The general information flow within the infrastructure is presented in Fig. 1. Images of scanned newspapers are provided by National Libraries of Austria, France and Finland. The images are processed to extract text and separate pages into articles. Articles are then semantically annotated by a number of NLP methods including named entity recognition, sentiment analysis, and novelty and event detection. All these operations are performed offline and the results are stored and made accessible through a Solr index. Dynamic text analysis is run on demand and performs query-specific analysis of sets of documents, document linking and comparative analysis of multiple document sets.

Thus the PRA deals with a heterogeneous data and a variety of analytical tools. The goal of the PRA is to make effective use of theese tools to find peculiarities of potential interest for historical research. The PRA produces a set of natural language reports detailing its findings. These are produced by an automatic natural language generation system [1] and can be generated in English, French, Finnish or German.
Fig. 1.

Information flow within the NewsEye infrastructure.

The user interface allows users to query data on various levels. First, it is possible to directly query the database index for simple data collection. The search outputs can be saved and combined to build users’ own sub-corpora. Then the Investigator starts autonomous exploratory analysis based on a sub-corpus. The requirement of autonomy comes from the needs of humanities studies, where the option to approach history without predefined questions is seen as a key advantage of modern data-driven methods. In adition, the user can directly call a specific analysis tool on the sub-corpus.

This functionality is exemplified in Fig. 2. Figure 2(a) presents the search interface that allows the user to browse the collection and create sub-corpora. Figure 2(b) shows analysis output, organized as a set of analysis tasks. Using icons to the right of each task the user can request a natural-language report, raw results or task parameters. A report for one task is shown.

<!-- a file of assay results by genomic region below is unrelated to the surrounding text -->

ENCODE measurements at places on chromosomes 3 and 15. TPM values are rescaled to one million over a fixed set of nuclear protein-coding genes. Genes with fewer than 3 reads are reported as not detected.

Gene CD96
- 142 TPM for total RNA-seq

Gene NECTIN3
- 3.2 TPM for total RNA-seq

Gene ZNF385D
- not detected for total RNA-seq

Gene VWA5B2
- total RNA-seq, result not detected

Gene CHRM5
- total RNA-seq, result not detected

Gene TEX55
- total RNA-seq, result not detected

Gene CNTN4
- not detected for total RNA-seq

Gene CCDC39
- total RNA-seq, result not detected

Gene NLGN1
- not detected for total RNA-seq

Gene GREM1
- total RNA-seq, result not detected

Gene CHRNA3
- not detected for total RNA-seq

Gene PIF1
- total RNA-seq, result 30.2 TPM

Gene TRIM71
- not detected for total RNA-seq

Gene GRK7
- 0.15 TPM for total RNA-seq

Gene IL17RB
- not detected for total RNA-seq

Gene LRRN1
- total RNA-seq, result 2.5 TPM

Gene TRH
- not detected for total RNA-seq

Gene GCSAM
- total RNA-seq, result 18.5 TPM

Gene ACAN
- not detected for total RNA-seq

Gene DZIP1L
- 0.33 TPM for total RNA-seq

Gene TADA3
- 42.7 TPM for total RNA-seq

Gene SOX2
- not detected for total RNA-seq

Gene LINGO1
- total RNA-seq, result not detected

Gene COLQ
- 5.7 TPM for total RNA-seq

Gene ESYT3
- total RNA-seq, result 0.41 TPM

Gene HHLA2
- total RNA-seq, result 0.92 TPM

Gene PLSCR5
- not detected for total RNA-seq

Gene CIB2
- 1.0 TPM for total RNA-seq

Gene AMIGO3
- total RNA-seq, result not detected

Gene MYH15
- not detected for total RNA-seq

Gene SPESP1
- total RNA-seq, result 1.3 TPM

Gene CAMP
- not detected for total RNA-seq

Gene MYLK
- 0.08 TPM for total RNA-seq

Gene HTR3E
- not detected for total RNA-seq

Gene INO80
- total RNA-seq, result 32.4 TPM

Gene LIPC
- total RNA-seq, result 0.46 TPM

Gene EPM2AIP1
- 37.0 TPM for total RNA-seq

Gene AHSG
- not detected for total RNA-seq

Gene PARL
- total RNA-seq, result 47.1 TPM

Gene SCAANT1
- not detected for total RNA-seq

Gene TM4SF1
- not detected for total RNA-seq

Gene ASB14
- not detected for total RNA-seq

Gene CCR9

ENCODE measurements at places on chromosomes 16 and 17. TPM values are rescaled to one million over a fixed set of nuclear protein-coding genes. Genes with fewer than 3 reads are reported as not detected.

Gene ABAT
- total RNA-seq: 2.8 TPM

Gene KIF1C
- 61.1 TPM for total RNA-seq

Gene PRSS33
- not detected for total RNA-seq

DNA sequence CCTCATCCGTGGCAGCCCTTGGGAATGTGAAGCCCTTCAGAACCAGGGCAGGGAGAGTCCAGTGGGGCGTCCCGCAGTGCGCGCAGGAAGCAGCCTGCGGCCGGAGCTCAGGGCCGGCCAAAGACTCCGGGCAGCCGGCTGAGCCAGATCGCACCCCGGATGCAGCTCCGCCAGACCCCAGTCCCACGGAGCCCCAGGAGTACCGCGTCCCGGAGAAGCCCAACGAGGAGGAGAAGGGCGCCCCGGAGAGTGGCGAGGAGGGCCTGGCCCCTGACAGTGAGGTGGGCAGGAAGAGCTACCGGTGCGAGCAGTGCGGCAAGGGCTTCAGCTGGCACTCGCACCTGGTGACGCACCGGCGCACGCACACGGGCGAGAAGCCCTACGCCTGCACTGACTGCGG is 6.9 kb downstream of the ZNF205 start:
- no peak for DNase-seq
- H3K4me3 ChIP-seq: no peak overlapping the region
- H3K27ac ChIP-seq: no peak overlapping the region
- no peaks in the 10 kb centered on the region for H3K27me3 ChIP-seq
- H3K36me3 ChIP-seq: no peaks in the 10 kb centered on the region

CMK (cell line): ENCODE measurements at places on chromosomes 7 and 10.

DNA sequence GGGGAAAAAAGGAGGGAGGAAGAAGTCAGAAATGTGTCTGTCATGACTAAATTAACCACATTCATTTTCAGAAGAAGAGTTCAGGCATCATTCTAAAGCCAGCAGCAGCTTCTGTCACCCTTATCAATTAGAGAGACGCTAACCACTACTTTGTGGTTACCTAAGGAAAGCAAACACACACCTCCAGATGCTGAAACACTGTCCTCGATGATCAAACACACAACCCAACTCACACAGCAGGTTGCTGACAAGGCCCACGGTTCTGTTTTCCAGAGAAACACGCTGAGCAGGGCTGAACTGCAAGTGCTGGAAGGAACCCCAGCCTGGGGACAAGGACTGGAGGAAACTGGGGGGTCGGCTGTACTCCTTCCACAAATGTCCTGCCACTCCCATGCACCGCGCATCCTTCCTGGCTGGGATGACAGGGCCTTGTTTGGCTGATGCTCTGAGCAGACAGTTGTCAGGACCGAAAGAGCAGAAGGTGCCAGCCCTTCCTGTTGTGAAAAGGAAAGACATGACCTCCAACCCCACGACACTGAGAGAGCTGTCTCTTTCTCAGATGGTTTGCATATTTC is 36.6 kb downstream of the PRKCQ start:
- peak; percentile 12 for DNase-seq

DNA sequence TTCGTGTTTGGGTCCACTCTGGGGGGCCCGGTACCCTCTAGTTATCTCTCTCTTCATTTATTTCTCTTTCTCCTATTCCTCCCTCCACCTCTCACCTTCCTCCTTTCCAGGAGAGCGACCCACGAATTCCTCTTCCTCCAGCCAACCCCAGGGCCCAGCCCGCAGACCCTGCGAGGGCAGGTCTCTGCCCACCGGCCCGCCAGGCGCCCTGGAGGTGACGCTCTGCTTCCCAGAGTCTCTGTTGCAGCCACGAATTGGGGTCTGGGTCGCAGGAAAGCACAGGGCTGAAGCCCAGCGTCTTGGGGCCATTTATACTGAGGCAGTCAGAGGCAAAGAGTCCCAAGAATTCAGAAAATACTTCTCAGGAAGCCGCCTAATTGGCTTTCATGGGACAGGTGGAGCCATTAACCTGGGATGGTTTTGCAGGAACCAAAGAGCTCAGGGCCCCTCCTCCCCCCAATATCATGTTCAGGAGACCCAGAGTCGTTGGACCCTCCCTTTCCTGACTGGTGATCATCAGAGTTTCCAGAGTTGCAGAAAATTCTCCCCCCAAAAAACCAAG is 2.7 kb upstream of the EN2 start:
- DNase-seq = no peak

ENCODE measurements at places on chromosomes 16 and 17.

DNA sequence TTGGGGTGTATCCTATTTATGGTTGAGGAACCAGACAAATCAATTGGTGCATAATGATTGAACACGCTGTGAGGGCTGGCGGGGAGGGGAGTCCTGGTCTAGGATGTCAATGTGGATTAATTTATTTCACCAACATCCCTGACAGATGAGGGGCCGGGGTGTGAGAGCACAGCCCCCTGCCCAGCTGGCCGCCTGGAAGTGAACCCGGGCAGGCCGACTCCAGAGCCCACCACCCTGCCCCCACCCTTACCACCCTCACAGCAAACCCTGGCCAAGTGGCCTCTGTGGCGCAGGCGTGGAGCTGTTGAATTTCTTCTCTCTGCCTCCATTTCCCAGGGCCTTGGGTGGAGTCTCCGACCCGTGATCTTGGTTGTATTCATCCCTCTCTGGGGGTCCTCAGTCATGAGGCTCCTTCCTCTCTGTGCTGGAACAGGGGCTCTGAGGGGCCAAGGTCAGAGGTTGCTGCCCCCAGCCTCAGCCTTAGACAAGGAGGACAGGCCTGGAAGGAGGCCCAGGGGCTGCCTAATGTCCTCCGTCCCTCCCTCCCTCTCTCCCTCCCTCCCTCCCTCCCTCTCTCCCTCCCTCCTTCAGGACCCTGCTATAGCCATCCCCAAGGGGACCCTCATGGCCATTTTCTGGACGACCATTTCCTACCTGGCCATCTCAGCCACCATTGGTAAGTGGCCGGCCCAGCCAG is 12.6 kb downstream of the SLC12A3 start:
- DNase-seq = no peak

Fig. 2.

Example screenshots from the NewsEye user interface.

3 Current Status and Further Work

Main parts of the data processing pipeline are implemented, at least at a prototype level. Future work will include development and integration of more sophisticated methods for text analysis. We also plan to make more newspapers available through the NewsEye platform. Thus, the PRA data and tool inventory will be expanded. This expansion does not theoretically require any changes in the interface, since most of the user forms in the interface are produced automatically based on the tool specification provided by the PRA API.

Nevertheless, some data analysis instruments can be more efficiently exploited via a more specific interface. For example, the NewsEye interface has a special section to represent topic models, where the user may request word clouds for each topic (Fig. 3). This and other analysis tools, e.g. time series analysis, require specialized visual support.
Fig. 3.

Topic modelilng representation in the NewsEye user inteface.

The core PRA component, the autonomous Investigator, is due to change. The current investigator uses patterns – predefined sequences of tools that are run in parallel. In the future, it should be able to adjust its exploration plan on the fly. In principle, the output of its work could be presented in the simple list of tasks, as in Fig. 2(b), but we plan to develop more friendly interface for the investigator.

In this paper we presented the NewsEye exploratory platform, which facilitates historical newspapers studies. The platform provides access to a number of search and text analysis tools. The current interface allows users to access to a large collection of newspapers from the 19th-20th centuries and to analyse them using the autonomous Investigator, which processes data using a variety of analysis tools. The data collection and the tool inventory will be expanded in the near future.


  1. 1.

    This work has been supported by the European Union’s Horizon 2020 research and innovation programme under grant 770299 (NewsEye).

  2. 2.

    For additional information on the project, its datasets, tools and publications visit

  3. 3.

    Free accessible through


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Copyright information

© Springer Nature Switzerland AG 2020

Authors and Affiliations

  1. 1.University of HelsinkiHelsinkiFinland
  2. 2.University of La RochelleLa RochelleFrance